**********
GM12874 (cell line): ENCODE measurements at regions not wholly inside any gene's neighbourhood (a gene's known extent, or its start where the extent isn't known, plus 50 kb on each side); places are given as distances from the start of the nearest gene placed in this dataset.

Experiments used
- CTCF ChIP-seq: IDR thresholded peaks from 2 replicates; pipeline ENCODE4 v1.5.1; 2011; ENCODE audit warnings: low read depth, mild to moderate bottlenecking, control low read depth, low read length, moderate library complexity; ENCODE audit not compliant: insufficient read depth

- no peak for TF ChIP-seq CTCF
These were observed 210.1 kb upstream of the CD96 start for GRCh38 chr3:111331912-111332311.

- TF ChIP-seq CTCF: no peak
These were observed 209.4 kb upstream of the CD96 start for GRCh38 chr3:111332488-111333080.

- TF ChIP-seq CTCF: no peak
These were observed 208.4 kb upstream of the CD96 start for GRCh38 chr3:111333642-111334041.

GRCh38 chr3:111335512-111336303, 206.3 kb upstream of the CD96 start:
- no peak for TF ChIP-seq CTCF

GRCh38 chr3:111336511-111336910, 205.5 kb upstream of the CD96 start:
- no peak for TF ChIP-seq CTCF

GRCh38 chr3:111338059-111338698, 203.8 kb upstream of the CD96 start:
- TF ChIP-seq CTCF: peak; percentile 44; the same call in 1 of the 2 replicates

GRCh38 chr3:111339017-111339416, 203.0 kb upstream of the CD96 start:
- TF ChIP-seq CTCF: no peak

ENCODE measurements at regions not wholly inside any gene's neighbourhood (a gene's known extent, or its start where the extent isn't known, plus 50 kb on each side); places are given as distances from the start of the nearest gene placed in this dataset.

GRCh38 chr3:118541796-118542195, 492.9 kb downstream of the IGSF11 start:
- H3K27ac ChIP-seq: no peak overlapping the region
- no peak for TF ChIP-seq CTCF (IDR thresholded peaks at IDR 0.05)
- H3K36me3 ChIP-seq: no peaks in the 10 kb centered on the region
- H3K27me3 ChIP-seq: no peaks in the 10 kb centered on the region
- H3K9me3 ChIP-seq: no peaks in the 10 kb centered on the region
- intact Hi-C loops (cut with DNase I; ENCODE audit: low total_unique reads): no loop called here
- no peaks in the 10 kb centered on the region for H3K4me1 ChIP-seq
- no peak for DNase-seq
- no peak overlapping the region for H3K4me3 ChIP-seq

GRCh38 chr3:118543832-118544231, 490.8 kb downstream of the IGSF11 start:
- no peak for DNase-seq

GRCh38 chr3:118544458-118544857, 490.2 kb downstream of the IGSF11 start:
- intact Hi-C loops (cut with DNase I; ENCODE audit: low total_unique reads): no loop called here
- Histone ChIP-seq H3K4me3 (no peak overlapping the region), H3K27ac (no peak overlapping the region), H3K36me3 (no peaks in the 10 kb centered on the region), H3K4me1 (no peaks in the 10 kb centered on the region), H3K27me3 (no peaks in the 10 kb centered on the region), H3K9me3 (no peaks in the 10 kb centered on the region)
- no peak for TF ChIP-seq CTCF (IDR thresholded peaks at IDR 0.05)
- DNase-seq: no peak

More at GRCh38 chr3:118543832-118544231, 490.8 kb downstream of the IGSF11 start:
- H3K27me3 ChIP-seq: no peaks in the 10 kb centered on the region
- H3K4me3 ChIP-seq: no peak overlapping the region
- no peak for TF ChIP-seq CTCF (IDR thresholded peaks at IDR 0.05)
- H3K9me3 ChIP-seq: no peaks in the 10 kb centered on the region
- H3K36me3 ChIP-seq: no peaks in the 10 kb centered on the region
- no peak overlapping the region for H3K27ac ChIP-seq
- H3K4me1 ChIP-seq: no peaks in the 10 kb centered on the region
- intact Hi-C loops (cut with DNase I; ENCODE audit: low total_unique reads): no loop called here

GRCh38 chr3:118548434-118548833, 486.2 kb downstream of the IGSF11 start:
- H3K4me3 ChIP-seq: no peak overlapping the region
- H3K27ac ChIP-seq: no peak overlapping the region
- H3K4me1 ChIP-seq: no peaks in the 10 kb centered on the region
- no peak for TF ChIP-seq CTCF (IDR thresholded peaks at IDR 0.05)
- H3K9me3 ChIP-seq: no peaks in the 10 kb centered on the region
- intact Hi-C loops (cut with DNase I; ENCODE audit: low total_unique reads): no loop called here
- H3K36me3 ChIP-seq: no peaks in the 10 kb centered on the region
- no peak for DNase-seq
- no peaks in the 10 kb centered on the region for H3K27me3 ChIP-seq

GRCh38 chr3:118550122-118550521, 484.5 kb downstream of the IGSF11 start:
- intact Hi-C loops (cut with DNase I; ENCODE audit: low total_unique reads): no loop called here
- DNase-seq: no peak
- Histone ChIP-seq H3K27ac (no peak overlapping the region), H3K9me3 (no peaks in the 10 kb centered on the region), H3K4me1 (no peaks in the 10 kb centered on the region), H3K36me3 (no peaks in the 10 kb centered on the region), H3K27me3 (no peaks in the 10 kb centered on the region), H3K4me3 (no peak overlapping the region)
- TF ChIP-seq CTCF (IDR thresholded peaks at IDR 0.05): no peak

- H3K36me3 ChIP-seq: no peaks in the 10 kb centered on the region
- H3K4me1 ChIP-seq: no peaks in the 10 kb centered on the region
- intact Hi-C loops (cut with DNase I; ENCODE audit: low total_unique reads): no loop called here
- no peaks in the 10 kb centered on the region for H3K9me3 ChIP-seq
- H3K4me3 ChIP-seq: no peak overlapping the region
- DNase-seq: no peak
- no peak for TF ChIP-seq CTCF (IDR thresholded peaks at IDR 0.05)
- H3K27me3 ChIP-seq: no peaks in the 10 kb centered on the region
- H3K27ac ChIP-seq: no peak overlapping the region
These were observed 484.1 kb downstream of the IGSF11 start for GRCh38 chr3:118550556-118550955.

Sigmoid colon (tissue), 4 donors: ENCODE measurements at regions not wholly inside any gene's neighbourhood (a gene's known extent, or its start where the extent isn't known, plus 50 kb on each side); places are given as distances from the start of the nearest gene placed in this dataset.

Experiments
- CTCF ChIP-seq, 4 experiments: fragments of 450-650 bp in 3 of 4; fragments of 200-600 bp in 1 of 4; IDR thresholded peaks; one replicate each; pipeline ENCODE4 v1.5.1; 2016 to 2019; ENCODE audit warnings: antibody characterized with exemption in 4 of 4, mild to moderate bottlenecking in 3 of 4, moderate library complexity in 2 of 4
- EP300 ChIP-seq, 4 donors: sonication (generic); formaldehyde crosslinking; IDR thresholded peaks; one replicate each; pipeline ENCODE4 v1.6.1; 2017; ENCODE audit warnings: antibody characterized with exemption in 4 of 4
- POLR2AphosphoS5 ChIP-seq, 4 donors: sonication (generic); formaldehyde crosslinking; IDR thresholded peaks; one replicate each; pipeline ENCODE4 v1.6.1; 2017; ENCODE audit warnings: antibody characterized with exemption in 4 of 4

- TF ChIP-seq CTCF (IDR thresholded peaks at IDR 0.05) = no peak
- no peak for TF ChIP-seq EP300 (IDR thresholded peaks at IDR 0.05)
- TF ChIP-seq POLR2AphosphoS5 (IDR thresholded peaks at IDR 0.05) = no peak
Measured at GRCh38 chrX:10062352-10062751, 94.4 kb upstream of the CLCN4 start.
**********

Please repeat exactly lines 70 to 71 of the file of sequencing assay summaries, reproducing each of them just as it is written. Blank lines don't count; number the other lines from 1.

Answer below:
Sigmoid colon (tissue), 4 donors: ENCODE measurements at regions not wholly inside any gene's neighbourhood (a gene's known extent, or its start where the extent isn't known, plus 50 kb on each side); places are given as distances from the start of the nearest gene placed in this dataset.

Experiments